He has stopped working, does not have a social life, does not drink alcohol, trains and climbs as much as is physically possible and has pretty much dedicated his every waking moment to improving his climbing.Everything he does is considered against the impact it will have on his climbing.

Not many people could do that, or want to, which is why he has done what he has done.

It's also a bit easier out here to not get the finger injuries as it's not as if he's crimping his way up some Peak Limestone crimpfest.
teflonpete - on 19 Jun 2013
In reply to Bulls Crack:
> (In reply to Kemics)
>
> [...]
>
> Pretty sure it's 42

That's your answer to everything! :0)
1poundSOCKS - on 19 Jun 2013
In reply to biscuit: Funny you should mention that book, I already recommended it to Jon. Unfortunately he won't admit he's underachieving. :)
johncoxmysteriously - on 19 Jun 2013
In reply to Kemics:

>Or is that same potential gain out there for everybody and we're all just farting around and not focusing properly?

Of course. At least, depending on what exactly you mean by 'everyone', 'farting around' and 'not focussing properly'.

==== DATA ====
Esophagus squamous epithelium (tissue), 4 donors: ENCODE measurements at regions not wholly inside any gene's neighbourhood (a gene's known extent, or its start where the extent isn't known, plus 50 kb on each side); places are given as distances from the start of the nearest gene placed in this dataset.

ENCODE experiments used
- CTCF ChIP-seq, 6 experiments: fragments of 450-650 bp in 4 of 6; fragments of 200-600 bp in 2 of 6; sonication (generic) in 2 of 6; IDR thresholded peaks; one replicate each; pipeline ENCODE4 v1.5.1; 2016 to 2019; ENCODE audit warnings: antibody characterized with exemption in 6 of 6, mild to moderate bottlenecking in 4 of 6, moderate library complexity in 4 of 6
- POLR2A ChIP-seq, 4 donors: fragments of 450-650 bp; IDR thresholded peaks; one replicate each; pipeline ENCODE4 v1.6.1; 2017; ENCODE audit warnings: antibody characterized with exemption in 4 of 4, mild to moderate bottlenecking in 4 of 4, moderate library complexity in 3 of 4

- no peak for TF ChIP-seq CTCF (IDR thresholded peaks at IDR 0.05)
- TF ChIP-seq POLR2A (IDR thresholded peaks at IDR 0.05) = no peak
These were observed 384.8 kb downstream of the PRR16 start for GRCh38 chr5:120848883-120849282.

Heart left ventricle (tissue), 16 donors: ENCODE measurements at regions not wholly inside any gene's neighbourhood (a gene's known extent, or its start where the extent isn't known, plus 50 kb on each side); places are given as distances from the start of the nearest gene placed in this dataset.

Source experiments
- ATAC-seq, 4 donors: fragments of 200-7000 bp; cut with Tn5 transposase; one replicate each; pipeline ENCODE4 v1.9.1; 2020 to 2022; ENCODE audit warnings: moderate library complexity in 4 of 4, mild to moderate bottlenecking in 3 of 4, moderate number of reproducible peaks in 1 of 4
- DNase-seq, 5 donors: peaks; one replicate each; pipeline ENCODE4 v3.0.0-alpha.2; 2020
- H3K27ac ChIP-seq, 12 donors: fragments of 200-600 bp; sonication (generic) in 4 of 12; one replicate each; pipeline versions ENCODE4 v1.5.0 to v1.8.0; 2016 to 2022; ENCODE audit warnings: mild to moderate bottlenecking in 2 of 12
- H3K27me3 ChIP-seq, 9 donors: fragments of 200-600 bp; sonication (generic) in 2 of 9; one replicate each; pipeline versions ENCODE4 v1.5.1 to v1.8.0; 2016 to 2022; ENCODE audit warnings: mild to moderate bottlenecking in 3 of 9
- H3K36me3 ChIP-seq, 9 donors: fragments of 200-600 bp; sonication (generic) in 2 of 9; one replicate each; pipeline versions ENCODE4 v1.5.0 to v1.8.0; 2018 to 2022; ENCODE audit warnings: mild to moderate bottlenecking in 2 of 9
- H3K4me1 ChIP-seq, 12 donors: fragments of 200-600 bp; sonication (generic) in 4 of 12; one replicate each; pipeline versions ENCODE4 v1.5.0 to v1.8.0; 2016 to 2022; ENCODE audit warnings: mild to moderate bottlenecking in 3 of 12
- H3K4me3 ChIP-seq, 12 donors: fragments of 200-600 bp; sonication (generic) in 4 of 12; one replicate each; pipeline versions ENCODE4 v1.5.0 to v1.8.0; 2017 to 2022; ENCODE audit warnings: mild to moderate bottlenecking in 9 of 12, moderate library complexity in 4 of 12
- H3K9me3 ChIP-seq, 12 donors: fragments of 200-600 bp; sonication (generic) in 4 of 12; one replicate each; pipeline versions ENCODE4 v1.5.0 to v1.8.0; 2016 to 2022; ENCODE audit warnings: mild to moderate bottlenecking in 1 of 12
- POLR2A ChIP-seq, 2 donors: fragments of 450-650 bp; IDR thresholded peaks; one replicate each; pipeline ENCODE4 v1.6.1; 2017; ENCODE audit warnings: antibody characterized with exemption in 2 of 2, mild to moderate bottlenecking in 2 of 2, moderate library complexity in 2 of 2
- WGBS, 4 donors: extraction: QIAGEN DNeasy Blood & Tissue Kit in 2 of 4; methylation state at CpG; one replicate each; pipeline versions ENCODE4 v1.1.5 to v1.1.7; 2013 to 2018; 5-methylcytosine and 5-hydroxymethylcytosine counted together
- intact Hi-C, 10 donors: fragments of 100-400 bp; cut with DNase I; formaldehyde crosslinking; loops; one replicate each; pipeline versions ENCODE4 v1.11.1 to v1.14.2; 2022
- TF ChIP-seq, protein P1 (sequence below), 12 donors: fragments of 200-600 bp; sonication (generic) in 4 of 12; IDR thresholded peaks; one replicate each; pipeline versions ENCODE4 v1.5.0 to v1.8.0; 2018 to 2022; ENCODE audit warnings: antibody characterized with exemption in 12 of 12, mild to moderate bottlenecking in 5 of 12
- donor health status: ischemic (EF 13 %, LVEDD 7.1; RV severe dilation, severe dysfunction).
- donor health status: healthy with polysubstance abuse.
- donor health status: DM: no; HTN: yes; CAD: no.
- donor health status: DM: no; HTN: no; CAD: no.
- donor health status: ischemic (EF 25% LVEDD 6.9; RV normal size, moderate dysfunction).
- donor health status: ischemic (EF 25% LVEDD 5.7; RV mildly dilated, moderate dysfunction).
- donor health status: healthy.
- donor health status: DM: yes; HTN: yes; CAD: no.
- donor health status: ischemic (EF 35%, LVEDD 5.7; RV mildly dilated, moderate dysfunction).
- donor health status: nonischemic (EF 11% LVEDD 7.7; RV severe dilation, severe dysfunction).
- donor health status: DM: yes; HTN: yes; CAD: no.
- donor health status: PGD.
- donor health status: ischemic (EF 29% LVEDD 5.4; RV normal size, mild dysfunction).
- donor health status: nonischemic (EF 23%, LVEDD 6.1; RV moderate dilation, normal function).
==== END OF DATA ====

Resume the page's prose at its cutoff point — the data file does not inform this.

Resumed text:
If you substitute 'reasonably athletic young people' for 'everyone', 'not having a job, mortgage and family, for 'farting around', and 'having the right mates' for 'focussing properly', then I suspect you are pretty near the truth. Although having said that it's surprising what people who do have jobs and mortgages can achieve when they put their minds to it.

jcm
biscuit - on 19 Jun 2013
In reply to johncoxmysteriously:
>
> If you substitute 'reasonably athletic young people' for 'everyone', 'not having a job, mortgage and family, for 'farting around', and 'having the right mates' for 'focussing properly', then I suspect you are pretty near the truth. Although having said that it's surprising what people who do have jobs and mortgages can achieve when they put their minds to it.
>
> jcm

Exactly !

There are no real excuses if you are healthy. We just decide not to and that's totally fine. Not everyone wants to give up going out on a Friday night, having the odd takeaway, doing other sports etc.

Just realise that you don't want it enough and be happy with that.

I fit what i can in to a point where it would start affecting my family life. That's more important to me than climbing so that's the priority.

It's just about what you're willing to sacrifice.
Skyfall - on 19 Jun 2013
In reply to biscuit:

> He has stopped working, does not have a social life, does not drink alcohol, trains and climbs as much as is physically possible and has pretty much dedicated his every waking moment to improving his climbing.

> Not many people could do that, or want to, which is why he has done what he has done.